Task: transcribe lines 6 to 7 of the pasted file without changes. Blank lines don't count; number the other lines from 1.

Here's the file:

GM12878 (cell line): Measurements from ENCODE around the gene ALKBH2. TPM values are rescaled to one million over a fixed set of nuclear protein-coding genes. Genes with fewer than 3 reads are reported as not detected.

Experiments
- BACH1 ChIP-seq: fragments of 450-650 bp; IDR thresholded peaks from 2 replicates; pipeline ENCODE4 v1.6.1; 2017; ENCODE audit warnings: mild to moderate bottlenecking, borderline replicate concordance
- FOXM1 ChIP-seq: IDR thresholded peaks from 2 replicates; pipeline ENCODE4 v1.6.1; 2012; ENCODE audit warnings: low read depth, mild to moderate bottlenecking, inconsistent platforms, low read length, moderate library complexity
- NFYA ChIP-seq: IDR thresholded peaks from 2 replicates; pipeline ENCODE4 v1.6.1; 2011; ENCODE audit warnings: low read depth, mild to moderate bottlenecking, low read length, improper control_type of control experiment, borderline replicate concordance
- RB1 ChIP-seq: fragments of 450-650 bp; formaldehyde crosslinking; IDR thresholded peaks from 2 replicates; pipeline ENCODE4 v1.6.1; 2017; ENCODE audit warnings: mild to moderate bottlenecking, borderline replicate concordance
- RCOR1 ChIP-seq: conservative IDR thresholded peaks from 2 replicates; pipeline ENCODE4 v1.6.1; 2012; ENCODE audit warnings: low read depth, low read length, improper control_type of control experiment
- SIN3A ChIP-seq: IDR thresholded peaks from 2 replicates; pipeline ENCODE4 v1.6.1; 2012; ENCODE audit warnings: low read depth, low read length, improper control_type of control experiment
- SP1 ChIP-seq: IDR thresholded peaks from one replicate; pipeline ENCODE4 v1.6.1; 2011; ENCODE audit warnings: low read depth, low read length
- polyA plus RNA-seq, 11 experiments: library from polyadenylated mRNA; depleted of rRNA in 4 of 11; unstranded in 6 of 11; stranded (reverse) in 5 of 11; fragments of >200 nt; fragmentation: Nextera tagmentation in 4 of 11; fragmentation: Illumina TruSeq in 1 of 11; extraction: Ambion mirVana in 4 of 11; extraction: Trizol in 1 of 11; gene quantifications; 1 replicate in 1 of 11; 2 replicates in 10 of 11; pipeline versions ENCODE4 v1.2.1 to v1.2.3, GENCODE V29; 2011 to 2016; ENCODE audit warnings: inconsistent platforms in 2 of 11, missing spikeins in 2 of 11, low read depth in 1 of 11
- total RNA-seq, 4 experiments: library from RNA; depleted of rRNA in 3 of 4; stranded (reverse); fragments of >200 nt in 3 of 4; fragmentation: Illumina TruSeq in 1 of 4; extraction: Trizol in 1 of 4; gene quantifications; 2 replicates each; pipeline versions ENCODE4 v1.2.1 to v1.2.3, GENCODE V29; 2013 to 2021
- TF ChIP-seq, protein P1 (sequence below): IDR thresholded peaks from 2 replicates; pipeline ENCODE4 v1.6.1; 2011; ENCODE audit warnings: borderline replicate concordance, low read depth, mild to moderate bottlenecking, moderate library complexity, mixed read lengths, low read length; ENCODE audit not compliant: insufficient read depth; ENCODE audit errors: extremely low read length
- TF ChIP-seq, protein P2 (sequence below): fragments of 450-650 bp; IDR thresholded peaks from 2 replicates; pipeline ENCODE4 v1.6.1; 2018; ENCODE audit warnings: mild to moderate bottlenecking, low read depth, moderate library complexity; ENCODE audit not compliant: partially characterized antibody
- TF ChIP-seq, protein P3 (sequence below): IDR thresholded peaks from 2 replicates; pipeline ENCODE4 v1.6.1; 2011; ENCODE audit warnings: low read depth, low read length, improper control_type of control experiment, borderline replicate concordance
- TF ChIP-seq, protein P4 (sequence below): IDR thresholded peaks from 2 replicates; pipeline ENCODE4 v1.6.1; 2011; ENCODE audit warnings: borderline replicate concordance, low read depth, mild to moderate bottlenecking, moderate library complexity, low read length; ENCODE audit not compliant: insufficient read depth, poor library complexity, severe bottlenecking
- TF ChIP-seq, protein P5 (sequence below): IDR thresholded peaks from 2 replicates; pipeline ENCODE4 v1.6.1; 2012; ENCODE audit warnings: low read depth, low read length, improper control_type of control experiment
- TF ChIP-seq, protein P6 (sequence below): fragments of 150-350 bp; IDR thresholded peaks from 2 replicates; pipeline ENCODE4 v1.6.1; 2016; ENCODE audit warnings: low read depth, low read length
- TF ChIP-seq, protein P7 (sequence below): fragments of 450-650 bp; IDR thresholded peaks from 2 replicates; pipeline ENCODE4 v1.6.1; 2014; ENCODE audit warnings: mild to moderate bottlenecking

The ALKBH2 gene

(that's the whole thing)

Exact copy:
- RB1 ChIP-seq: fragments of 450-650 bp; formaldehyde crosslinking; IDR thresholded peaks from 2 replicates; pipeline ENCODE4 v1.6.1; 2017; ENCODE audit warnings: mild to moderate bottlenecking, borderline replicate concordance
- RCOR1 ChIP-seq: conservative IDR thresholded peaks from 2 replicates; pipeline ENCODE4 v1.6.1; 2012; ENCODE audit warnings: low read depth, low read length, improper control_type of control experiment